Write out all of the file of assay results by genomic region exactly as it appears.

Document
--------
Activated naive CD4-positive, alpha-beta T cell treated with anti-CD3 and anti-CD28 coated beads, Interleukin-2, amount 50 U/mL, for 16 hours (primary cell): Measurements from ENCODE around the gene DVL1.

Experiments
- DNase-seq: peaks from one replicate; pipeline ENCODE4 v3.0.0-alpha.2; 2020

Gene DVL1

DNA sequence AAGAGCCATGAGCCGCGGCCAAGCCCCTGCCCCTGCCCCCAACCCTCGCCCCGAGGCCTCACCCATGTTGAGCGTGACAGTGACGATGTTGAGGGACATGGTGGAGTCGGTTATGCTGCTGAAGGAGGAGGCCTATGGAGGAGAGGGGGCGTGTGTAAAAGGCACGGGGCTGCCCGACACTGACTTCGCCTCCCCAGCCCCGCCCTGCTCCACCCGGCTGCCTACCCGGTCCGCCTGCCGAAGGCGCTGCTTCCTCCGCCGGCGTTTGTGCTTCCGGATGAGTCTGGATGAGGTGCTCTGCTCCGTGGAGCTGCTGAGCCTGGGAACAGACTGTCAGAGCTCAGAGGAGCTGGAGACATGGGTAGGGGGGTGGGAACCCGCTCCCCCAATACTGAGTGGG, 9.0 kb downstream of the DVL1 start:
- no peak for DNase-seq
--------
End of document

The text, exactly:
Activated naive CD4-positive, alpha-beta T cell treated with anti-CD3 and anti-CD28 coated beads, Interleukin-2, amount 50 U/mL, for 16 hours (primary cell): Measurements from ENCODE around the gene DVL1.

Experiments
- DNase-seq: peaks from one replicate; pipeline ENCODE4 v3.0.0-alpha.2; 2020

Gene DVL1

DNA sequence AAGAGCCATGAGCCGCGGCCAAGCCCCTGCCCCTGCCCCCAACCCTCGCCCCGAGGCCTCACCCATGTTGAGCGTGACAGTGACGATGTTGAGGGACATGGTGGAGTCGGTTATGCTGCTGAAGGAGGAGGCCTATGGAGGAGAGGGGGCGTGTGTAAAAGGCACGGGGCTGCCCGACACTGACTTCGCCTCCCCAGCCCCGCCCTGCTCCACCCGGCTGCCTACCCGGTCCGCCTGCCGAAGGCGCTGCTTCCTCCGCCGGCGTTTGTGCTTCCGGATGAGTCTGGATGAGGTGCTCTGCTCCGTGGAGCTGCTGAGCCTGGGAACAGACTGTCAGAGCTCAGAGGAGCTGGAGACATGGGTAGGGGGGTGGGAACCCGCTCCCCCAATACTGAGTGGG, 9.0 kb downstream of the DVL1 start:
- no peak for DNase-seq